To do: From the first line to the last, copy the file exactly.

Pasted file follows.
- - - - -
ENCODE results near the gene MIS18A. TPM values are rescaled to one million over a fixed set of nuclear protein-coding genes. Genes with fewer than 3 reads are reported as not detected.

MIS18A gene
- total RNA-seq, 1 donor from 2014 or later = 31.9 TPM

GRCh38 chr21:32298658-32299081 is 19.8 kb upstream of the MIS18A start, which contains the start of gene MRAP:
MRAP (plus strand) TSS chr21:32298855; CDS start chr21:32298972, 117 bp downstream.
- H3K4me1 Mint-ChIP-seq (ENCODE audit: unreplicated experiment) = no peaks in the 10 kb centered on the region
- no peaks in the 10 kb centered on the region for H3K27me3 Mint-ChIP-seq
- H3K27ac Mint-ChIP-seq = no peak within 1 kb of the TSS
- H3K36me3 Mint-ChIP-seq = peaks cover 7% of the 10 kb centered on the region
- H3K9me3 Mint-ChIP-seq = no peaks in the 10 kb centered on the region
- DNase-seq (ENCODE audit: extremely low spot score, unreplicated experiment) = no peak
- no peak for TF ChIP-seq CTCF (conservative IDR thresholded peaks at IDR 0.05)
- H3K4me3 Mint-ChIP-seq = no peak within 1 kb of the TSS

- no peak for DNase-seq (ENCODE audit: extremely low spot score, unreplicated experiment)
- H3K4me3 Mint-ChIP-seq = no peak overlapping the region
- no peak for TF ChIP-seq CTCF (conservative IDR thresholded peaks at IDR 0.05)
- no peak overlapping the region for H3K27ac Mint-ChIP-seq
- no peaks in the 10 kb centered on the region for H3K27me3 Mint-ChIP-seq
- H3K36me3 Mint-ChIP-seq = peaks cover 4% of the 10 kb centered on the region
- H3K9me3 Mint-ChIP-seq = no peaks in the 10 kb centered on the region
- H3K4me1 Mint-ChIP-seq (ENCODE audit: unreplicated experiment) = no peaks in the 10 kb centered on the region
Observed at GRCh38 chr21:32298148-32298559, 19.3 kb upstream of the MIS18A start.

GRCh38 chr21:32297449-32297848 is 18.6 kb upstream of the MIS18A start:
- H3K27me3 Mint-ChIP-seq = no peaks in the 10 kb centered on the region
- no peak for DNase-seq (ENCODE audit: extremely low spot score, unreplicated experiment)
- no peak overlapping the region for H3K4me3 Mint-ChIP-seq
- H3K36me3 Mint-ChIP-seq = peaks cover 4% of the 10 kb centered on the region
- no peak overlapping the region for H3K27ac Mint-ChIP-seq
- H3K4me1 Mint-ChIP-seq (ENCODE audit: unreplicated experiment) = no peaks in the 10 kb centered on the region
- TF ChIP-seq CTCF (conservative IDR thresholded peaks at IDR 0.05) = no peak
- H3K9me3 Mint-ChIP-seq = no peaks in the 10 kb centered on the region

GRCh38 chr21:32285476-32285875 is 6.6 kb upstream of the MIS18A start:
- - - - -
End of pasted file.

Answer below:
ENCODE results near the gene MIS18A. TPM values are rescaled to one million over a fixed set of nuclear protein-coding genes. Genes with fewer than 3 reads are reported as not detected.

MIS18A gene
- total RNA-seq, 1 donor from 2014 or later = 31.9 TPM

GRCh38 chr21:32298658-32299081 is 19.8 kb upstream of the MIS18A start, which contains the start of gene MRAP:
MRAP (plus strand) TSS chr21:32298855; CDS start chr21:32298972, 117 bp downstream.
- H3K4me1 Mint-ChIP-seq (ENCODE audit: unreplicated experiment) = no peaks in the 10 kb centered on the region
- no peaks in the 10 kb centered on the region for H3K27me3 Mint-ChIP-seq
- H3K27ac Mint-ChIP-seq = no peak within 1 kb of the TSS
- H3K36me3 Mint-ChIP-seq = peaks cover 7% of the 10 kb centered on the region
- H3K9me3 Mint-ChIP-seq = no peaks in the 10 kb centered on the region
- DNase-seq (ENCODE audit: extremely low spot score, unreplicated experiment) = no peak
- no peak for TF ChIP-seq CTCF (conservative IDR thresholded peaks at IDR 0.05)
- H3K4me3 Mint-ChIP-seq = no peak within 1 kb of the TSS

- no peak for DNase-seq (ENCODE audit: extremely low spot score, unreplicated experiment)
- H3K4me3 Mint-ChIP-seq = no peak overlapping the region
- no peak for TF ChIP-seq CTCF (conservative IDR thresholded peaks at IDR 0.05)
- no peak overlapping the region for H3K27ac Mint-ChIP-seq
- no peaks in the 10 kb centered on the region for H3K27me3 Mint-ChIP-seq
- H3K36me3 Mint-ChIP-seq = peaks cover 4% of the 10 kb centered on the region
- H3K9me3 Mint-ChIP-seq = no peaks in the 10 kb centered on the region
- H3K4me1 Mint-ChIP-seq (ENCODE audit: unreplicated experiment) = no peaks in the 10 kb centered on the region
Observed at GRCh38 chr21:32298148-32298559, 19.3 kb upstream of the MIS18A start.

GRCh38 chr21:32297449-32297848 is 18.6 kb upstream of the MIS18A start:
- H3K27me3 Mint-ChIP-seq = no peaks in the 10 kb centered on the region
- no peak for DNase-seq (ENCODE audit: extremely low spot score, unreplicated experiment)
- no peak overlapping the region for H3K4me3 Mint-ChIP-seq
- H3K36me3 Mint-ChIP-seq = peaks cover 4% of the 10 kb centered on the region
- no peak overlapping the region for H3K27ac Mint-ChIP-seq
- H3K4me1 Mint-ChIP-seq (ENCODE audit: unreplicated experiment) = no peaks in the 10 kb centered on the region
- TF ChIP-seq CTCF (conservative IDR thresholded peaks at IDR 0.05) = no peak
- H3K9me3 Mint-ChIP-seq = no peaks in the 10 kb centered on the region

GRCh38 chr21:32285476-32285875 is 6.6 kb upstream of the MIS18A start: